Why does a Christ-follower choose to live by the Law instead of the Spirit? I don’t get people who don’t like chocolate and I don’t get Christians who live by the Law.

“Law following” Christians claim to want to live like Jesus.   I believe they really do. But following the Law won‘t get us there.
“through Christ Jesus the law of the Spirit gives life has set you free from the law of sin and death.” (Romans 8:2) – The law brings death, not life.

“So, my brothers and sisters, you also died to the law through the body of Christ, that you might belong to another, to him who was raised from the dead, in order that we might bear fruit for God.” (Romans 7:4)  There’s no fruit on the Law-tree.

“You who are trying to be justified by the law have been alienated from Christ; you have fallen away from grace.  For through the Spirit we eagerly await by faith the righteousness for which we hope.” Galatians 5:4-5)  If we choose to live a “righteous” life by following the Law then we cut ourselves off from the resources provided by God – His grace. Paul gives us a choice: Grace or Law?  We can’t have it both ways.

Paul asks my next question. It’s a tough one:  “O,  foolish Galatians! Who has cast an evil spell on you?  For the meaning of Jesus Christ’s death was made as clear to you as if you had seen a picture of his death on the cross.  Let me ask you this one question: Did you receive the Holy Spirit by obeying the law of Moses? Of course not! You received the Spirit because you believed the message you heard about Christ.  How foolish can you be? After starting your Christian lives in the Spirit, why are you now trying to become perfect by your own human effort?  Have you experienced so much for nothing? Surely it was not in vain was it?” (Galatians 5:1-4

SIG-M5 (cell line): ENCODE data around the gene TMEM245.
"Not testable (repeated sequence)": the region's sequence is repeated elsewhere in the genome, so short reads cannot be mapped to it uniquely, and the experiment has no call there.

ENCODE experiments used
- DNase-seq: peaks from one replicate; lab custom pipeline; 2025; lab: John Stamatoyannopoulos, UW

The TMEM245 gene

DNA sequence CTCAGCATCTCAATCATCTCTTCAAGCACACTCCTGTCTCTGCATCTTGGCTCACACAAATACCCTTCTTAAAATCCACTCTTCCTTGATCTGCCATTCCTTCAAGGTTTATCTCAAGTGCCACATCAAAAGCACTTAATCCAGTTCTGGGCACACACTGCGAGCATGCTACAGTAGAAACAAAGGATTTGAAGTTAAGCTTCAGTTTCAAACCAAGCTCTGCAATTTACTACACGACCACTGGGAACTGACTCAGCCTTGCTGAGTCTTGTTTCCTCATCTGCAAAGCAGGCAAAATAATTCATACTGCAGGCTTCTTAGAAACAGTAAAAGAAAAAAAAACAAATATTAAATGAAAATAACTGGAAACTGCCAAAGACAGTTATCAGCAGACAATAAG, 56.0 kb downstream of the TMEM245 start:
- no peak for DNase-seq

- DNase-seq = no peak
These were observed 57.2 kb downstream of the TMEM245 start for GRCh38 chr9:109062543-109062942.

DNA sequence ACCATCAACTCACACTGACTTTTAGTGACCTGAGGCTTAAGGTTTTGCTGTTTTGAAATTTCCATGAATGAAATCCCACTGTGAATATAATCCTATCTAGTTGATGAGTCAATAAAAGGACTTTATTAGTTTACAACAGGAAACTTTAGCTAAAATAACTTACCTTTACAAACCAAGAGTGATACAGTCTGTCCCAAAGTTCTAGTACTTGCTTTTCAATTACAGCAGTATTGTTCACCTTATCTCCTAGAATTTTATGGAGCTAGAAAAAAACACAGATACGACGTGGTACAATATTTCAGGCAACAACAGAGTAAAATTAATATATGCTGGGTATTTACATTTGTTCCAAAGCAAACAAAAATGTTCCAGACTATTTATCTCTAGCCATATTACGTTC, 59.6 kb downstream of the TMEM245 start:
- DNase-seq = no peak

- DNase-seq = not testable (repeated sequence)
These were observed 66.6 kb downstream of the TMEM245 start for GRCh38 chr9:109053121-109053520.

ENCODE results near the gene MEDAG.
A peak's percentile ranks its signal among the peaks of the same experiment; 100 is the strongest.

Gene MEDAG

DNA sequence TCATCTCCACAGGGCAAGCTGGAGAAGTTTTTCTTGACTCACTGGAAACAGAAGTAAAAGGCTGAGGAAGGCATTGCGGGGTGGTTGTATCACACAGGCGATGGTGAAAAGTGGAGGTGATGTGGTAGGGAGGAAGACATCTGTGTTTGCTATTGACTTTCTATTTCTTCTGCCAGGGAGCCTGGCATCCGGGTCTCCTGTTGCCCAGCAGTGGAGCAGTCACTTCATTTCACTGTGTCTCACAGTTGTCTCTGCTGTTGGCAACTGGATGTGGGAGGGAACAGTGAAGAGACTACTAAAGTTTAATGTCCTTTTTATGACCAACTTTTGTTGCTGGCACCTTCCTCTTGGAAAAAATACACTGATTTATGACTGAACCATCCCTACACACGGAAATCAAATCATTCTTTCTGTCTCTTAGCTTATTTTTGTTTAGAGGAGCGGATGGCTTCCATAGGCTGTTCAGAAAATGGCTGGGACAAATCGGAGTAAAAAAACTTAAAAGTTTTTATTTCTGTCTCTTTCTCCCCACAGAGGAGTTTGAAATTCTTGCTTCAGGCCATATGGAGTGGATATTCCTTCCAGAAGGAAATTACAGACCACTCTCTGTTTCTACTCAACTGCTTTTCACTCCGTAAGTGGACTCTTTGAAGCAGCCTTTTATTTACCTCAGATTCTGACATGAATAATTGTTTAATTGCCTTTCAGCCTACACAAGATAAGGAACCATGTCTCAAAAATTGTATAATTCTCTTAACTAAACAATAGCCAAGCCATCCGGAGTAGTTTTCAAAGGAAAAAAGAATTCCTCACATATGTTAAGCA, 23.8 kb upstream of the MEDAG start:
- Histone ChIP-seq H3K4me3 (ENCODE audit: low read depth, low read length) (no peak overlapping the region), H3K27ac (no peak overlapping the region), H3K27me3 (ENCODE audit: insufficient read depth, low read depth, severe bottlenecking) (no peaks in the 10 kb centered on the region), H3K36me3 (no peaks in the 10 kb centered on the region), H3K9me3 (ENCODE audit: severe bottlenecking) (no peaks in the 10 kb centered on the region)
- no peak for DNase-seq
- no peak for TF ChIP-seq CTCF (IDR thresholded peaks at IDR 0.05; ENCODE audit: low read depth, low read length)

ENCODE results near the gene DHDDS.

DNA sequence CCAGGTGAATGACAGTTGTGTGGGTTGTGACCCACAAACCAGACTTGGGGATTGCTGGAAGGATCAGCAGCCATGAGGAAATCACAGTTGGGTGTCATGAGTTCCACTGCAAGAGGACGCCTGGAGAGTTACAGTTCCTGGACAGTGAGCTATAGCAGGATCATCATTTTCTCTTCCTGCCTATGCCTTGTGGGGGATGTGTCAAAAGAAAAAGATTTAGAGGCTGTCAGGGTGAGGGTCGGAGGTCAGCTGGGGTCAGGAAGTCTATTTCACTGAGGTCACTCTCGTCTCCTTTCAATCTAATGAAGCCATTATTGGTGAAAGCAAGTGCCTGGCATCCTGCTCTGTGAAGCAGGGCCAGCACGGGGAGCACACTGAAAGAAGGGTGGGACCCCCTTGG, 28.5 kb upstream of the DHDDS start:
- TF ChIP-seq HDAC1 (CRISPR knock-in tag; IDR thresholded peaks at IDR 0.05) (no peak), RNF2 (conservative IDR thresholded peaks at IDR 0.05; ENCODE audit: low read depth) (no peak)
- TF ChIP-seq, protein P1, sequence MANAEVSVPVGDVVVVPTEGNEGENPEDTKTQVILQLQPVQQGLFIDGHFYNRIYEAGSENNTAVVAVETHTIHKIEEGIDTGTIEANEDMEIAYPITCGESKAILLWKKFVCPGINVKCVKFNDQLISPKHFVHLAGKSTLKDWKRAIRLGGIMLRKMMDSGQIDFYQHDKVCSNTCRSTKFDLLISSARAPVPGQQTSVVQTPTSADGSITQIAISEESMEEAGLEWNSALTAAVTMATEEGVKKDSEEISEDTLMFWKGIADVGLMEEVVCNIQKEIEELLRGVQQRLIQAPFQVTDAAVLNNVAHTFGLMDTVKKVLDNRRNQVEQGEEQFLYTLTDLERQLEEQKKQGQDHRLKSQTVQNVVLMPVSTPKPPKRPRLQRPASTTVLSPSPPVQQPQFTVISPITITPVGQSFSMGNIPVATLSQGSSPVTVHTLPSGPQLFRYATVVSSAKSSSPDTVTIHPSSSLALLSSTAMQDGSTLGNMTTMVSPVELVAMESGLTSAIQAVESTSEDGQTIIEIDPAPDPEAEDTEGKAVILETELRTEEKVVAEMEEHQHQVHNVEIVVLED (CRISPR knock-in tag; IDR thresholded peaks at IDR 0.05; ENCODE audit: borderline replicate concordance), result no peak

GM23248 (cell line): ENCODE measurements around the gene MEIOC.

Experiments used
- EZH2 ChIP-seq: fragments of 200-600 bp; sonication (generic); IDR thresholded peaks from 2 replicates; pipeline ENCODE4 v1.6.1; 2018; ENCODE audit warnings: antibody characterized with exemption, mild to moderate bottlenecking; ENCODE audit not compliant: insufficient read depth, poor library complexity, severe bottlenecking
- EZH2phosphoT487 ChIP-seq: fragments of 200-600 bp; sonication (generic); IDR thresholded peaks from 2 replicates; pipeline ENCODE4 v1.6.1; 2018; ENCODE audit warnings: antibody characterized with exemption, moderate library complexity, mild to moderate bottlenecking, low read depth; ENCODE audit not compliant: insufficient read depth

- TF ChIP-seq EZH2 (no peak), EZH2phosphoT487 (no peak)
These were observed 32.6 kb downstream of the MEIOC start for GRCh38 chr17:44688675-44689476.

Paul doesn’t hold back.  He doesn’t sound happy.  He uses some harsh language: “Foolish” literally – a “non-thinker.”  “Cast an evil spell” -under the spell of false teachers.   He sounds frustrated and angry that people are buying what the Judaizers are selling – the teaching that Christ-followers have to follow the Law.  Maybe he’s mad at the sellers as well.  He calls them “dogs” in Philippians 3:2.

“Let’s think this through, “ Paul seems to say.  “If we aren’t saved by obeying the Law then we don’t live the Christian life by obeying the Law.”  There’s a new sheriff in town.  His name is the Holy Spirit and His law is love.

“If you really keep the royal law found in Scripture, ‘Love your neighbor as yourself,’ you are doing right.” James 2:8

“…for whoever loves others has fulfilled the law.” Romans 13:8

“Love does no harm to a neighbor. Therefore love is the fulfillment of the law.” Romans 13:10

“For the entire law is fulfilled in keeping this one command: “Love your neighbor as yourself.” Galatians 5:14